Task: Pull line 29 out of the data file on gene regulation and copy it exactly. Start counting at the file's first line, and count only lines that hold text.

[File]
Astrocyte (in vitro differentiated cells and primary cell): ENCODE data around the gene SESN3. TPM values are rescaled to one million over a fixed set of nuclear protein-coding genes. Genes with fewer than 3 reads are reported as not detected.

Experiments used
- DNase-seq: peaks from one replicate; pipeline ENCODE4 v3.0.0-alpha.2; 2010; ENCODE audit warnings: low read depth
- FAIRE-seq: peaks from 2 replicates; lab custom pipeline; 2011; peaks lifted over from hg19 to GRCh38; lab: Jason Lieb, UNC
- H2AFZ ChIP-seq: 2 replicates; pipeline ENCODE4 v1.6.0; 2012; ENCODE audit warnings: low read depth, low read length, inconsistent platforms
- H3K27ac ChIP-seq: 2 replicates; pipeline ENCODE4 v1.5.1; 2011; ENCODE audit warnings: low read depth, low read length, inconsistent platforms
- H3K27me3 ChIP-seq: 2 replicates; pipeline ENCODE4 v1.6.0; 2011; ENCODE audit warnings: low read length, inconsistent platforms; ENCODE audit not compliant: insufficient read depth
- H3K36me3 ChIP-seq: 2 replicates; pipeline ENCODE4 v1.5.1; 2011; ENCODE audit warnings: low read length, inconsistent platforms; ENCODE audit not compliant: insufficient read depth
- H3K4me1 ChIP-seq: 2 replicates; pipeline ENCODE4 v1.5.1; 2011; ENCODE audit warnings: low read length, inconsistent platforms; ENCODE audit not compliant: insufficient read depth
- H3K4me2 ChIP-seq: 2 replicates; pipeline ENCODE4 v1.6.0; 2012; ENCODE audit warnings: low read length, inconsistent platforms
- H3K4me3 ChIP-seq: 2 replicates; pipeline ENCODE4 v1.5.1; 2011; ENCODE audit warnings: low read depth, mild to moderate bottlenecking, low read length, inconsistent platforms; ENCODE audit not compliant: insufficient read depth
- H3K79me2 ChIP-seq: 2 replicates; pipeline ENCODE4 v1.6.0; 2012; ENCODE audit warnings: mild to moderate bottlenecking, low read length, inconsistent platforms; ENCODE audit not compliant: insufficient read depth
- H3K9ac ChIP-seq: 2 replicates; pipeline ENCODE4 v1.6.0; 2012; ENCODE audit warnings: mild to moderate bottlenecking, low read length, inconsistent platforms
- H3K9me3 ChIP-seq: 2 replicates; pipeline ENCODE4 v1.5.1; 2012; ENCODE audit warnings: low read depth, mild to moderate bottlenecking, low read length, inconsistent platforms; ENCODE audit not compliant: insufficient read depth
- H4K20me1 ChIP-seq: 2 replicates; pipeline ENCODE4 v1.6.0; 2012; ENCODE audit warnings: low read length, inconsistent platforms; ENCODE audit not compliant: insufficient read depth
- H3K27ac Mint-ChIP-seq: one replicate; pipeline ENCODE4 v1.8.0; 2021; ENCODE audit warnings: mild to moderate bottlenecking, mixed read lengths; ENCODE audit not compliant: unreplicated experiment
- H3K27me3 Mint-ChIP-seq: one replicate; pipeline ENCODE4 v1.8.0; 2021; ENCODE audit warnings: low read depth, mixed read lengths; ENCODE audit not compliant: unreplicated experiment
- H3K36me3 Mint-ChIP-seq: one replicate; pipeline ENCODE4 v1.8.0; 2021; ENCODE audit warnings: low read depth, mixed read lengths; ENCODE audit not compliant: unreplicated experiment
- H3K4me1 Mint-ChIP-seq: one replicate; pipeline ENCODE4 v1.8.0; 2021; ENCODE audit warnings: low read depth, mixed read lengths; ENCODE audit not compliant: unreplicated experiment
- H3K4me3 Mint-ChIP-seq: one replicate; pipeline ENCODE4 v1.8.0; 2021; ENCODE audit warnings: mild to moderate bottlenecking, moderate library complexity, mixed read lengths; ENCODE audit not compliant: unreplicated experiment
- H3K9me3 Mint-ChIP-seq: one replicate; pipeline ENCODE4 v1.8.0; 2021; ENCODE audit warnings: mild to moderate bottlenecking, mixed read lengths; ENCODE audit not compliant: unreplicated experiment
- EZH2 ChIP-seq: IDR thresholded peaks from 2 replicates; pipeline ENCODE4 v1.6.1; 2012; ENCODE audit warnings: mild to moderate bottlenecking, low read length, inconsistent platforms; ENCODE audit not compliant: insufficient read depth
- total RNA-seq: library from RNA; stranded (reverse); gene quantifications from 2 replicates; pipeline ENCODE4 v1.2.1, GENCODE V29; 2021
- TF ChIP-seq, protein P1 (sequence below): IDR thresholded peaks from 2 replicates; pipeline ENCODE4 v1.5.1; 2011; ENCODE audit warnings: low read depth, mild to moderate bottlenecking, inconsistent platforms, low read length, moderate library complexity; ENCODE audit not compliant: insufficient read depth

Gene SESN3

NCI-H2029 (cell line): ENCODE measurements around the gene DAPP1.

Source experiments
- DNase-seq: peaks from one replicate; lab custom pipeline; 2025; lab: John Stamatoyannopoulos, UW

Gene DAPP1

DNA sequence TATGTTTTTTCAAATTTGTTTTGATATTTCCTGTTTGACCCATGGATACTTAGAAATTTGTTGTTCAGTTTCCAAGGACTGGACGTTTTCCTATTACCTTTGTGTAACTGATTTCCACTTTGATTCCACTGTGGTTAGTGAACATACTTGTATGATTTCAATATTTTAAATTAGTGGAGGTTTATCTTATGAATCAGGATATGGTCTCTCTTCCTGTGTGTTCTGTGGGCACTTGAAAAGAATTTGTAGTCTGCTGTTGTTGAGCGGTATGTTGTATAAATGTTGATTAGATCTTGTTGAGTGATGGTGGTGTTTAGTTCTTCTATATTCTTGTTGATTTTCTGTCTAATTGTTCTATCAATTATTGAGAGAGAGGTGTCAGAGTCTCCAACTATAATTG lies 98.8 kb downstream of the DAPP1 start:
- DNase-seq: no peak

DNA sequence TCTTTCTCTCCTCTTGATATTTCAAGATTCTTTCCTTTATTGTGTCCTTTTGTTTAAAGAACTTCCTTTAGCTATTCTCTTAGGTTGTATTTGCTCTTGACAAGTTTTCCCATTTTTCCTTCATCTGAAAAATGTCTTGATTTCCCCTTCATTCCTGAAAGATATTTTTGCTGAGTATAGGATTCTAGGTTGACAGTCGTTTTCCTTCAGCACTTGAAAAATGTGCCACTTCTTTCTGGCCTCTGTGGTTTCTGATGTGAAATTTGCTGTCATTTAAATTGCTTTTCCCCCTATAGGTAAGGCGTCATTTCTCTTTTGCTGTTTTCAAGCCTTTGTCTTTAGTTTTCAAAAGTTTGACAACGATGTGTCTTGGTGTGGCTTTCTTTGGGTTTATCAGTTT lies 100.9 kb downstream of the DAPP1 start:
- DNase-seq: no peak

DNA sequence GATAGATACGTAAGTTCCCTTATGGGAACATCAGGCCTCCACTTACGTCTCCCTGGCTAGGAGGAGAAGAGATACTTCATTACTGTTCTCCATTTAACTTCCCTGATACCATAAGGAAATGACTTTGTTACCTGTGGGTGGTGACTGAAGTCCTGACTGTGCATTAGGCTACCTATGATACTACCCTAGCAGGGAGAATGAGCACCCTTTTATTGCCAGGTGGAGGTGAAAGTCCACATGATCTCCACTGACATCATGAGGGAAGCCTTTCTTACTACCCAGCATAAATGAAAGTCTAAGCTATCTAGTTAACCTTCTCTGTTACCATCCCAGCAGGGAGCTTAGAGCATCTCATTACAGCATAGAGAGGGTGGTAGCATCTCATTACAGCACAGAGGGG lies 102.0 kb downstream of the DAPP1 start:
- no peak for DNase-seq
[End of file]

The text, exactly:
Gene DAPP1